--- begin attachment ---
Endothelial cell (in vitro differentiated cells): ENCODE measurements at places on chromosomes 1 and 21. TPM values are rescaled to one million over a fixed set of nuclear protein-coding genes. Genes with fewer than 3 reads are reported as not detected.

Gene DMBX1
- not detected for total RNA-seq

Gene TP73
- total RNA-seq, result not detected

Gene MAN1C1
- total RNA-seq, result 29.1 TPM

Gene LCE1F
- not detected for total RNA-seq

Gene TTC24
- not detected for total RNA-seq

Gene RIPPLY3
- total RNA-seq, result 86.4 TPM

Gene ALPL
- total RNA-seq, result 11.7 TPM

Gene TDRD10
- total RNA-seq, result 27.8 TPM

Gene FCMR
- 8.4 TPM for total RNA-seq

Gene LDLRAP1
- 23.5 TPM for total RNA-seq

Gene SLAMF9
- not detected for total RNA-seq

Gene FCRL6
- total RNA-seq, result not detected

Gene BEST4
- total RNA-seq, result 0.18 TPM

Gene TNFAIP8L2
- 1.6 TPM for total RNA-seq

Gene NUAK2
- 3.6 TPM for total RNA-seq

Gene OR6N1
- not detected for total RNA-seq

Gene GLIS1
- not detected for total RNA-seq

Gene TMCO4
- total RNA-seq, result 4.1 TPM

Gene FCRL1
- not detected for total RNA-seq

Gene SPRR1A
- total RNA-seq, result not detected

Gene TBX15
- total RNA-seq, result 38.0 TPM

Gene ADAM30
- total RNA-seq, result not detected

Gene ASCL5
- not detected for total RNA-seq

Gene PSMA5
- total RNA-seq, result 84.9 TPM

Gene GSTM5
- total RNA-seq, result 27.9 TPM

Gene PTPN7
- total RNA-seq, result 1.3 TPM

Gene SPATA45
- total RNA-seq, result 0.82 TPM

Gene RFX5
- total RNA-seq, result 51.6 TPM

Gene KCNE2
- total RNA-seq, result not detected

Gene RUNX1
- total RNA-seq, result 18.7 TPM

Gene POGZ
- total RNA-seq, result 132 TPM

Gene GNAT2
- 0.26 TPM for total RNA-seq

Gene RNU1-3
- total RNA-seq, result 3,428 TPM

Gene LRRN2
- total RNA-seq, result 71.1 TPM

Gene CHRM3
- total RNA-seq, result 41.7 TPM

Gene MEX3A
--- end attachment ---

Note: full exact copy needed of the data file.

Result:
Endothelial cell (in vitro differentiated cells): ENCODE measurements at places on chromosomes 1 and 21. TPM values are rescaled to one million over a fixed set of nuclear protein-coding genes. Genes with fewer than 3 reads are reported as not detected.

Gene DMBX1
- not detected for total RNA-seq

Gene TP73
- total RNA-seq, result not detected

Gene MAN1C1
- total RNA-seq, result 29.1 TPM

Gene LCE1F
- not detected for total RNA-seq

Gene TTC24
- not detected for total RNA-seq

Gene RIPPLY3
- total RNA-seq, result 86.4 TPM

Gene ALPL
- total RNA-seq, result 11.7 TPM

Gene TDRD10
- total RNA-seq, result 27.8 TPM

Gene FCMR
- 8.4 TPM for total RNA-seq

Gene LDLRAP1
- 23.5 TPM for total RNA-seq

Gene SLAMF9
- not detected for total RNA-seq

Gene FCRL6
- total RNA-seq, result not detected

Gene BEST4
- total RNA-seq, result 0.18 TPM

Gene TNFAIP8L2
- 1.6 TPM for total RNA-seq

Gene NUAK2
- 3.6 TPM for total RNA-seq

Gene OR6N1
- not detected for total RNA-seq

Gene GLIS1
- not detected for total RNA-seq

Gene TMCO4
- total RNA-seq, result 4.1 TPM

Gene FCRL1
- not detected for total RNA-seq

Gene SPRR1A
- total RNA-seq, result not detected

Gene TBX15
- total RNA-seq, result 38.0 TPM

Gene ADAM30
- total RNA-seq, result not detected

Gene ASCL5
- not detected for total RNA-seq

Gene PSMA5
- total RNA-seq, result 84.9 TPM

Gene GSTM5
- total RNA-seq, result 27.9 TPM

Gene PTPN7
- total RNA-seq, result 1.3 TPM

Gene SPATA45
- total RNA-seq, result 0.82 TPM

Gene RFX5
- total RNA-seq, result 51.6 TPM

Gene KCNE2
- total RNA-seq, result not detected

Gene RUNX1
- total RNA-seq, result 18.7 TPM

Gene POGZ
- total RNA-seq, result 132 TPM

Gene GNAT2
- 0.26 TPM for total RNA-seq

Gene RNU1-3
- total RNA-seq, result 3,428 TPM

Gene LRRN2
- total RNA-seq, result 71.1 TPM

Gene CHRM3
- total RNA-seq, result 41.7 TPM

Gene MEX3A